Everywhere one travels in Ireland, ranges of abandoned old farm buildings can be found in varying states of dereliction. It’s easy to understand why this should be the case; in many instances, the structures were poorly constructed and are unsuitable for adaptation to modern farming methods. The buildings may no longer be in the right location for whoever is working the land, and not have immediate access to electricity and mains water. None of these drawbacks is incapable of resolution, but frequently the simplest answer looks to be the construction of new facilities and abandonment of old. However, an alternative option does exist for those interested in the conservation of traditional buildings in the Irish countryside.
For the past decade, the Heritage Council has been administering distribution of GLAS (Green Low-Carbon Agri-Environmental Scheme) Traditional Farm Buildings Grants. As the relevant documentation states, ‘The principal objective of this scheme is to ensure that traditional farm buildings and other related structures that contribute to the character of the landscape, and are of significant heritage value, are conserved for active agricultural use.’ Only farmers approved in the GLAS scheme are eligible, and grants are never for more than 75% of the cost of work with a maximum of €25,000 available. There have been some constraints to the scheme – for example, this year grant offers were only made in April yet all work has to be completed by October – but overall it is hard to fault a programme designed to ensure that not all of Ireland’s traditional agricultural buildings, and the impression they make on our landscape, are lost forever.
Not all agricultural complexes are necessarily best-suited to continue performing their original function, thereby making them ineligible for a Traditional Farm Building Grant. Nevertheless, alternative uses have been found in a number of instances, some of which have featured here in the past, such as the complex at Ballilogue, County Kilkenny (see: https://theirishaesthete.com/2013/10/14/in-the-vernacular) and a not-dissimilar property in County Tipperary (see: https://theirishaesthete.com/2017/09/11/making-the-most-of-our-own) . Both cases make it clear that older farm buildings can have an afterlife, provided they are perceived with sufficient vision and imagination. This has also been true of another agricultural range at Dromore Yard, County Waterford. Dating back several centuries, the buildings were in a very poor state until taken in hand a few years ago and adapted as a site for performances and associated entertainment. The complex was used last year on a number of occasions during the annual Blackwater Valley Opera Festival, and will serve a similar purpose during the festival again this year (May 29th-June 3rd). Aside from stabilising the buildings and ensuring their future, intervention has been minimal but masterful: their original character and purpose remain apparent. No effort has been made to give them the architectural equivalent of a face-lift. Their age is apparent, their weather-beaten elevations and interiors left unaltered. Dromore Yard shows how easy it can be to give new life and purpose to an old structure: it offers an example that deserves to be more widely emulated.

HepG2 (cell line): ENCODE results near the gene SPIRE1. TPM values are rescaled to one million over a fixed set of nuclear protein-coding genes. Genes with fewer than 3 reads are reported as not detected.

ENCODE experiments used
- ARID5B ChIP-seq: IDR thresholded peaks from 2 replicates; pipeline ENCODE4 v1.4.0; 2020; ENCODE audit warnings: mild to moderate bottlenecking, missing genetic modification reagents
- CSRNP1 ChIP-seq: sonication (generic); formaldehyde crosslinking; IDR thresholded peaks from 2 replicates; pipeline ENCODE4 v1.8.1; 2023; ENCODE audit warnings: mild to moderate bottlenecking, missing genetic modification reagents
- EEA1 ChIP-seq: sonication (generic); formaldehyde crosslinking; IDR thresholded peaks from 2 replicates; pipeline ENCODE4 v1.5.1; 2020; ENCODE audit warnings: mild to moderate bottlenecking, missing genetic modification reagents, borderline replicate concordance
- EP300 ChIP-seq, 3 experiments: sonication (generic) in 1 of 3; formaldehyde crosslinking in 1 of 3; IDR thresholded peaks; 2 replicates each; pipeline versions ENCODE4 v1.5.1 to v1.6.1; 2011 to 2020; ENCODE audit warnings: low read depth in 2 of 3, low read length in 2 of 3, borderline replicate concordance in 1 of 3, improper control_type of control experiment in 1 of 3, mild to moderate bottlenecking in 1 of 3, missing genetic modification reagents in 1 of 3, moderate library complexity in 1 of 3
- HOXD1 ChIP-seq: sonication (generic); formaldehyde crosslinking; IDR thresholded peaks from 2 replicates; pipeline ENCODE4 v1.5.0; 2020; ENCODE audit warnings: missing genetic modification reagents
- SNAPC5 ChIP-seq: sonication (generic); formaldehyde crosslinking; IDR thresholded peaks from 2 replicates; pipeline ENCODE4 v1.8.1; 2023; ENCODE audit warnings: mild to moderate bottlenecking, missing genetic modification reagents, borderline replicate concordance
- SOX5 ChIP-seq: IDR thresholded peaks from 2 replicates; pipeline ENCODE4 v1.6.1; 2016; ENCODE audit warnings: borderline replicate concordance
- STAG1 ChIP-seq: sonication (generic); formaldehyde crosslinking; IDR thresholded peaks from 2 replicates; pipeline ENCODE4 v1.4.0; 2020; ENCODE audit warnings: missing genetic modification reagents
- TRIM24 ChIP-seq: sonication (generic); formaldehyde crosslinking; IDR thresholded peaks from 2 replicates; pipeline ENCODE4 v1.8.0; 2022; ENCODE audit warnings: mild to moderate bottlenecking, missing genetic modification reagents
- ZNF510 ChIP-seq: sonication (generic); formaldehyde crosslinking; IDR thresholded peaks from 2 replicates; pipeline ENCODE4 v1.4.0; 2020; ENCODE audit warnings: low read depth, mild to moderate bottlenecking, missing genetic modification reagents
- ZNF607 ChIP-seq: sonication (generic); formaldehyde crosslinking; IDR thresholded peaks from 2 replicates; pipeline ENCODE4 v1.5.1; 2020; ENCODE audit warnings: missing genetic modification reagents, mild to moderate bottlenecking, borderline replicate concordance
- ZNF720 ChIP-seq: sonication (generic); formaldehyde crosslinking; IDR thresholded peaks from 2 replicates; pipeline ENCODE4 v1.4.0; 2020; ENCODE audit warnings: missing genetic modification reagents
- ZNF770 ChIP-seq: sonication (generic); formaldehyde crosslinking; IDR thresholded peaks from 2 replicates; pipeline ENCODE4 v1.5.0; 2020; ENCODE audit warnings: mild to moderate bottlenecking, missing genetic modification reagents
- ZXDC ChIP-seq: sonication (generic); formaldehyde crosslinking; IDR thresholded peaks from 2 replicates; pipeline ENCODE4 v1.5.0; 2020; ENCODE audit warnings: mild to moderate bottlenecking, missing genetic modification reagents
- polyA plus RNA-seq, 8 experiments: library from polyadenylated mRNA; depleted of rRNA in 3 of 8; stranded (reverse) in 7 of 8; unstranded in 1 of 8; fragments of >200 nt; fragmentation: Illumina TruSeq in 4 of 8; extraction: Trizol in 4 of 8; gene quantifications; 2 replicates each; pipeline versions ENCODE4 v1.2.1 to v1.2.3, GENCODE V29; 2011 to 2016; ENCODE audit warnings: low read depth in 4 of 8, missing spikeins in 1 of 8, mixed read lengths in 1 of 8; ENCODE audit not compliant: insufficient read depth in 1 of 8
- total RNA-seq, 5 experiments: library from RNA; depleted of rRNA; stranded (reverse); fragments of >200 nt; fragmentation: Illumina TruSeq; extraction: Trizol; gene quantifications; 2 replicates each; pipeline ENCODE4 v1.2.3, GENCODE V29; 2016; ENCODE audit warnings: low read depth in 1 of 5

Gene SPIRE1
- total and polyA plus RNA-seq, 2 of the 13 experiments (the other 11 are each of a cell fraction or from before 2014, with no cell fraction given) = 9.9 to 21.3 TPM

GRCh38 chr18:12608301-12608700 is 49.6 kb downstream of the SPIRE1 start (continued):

For further information on this year’s Blackwater Valley Opera Festival, including events at Dromore Yard, see: https://blackwatervalleyoperafestival.com